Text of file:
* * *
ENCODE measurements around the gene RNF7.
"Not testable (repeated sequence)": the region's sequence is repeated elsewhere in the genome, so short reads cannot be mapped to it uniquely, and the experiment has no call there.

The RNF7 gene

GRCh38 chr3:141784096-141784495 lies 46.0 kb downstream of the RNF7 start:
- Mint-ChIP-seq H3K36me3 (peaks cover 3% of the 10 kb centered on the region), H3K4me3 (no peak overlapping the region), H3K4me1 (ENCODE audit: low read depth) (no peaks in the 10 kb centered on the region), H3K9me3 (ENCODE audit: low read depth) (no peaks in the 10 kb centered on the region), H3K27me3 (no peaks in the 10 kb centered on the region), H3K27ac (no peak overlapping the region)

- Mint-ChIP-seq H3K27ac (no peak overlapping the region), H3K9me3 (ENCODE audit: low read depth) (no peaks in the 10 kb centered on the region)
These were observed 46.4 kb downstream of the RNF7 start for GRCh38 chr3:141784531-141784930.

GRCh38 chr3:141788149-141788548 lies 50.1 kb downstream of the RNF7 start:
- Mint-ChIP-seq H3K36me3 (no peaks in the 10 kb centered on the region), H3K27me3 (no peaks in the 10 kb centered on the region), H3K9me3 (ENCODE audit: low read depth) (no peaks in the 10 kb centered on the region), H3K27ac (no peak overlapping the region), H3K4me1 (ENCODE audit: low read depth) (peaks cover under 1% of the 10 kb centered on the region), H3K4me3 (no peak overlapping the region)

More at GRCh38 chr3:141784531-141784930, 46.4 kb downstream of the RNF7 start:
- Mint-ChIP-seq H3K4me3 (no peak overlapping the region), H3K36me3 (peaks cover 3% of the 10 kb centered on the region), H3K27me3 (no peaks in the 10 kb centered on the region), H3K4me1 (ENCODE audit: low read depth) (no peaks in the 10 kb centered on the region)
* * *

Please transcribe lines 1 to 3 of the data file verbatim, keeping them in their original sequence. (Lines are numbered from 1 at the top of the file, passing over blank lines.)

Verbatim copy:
ENCODE measurements around the gene RNF7.
"Not testable (repeated sequence)": the region's sequence is repeated elsewhere in the genome, so short reads cannot be mapped to it uniquely, and the experiment has no call there.

The RNF7 gene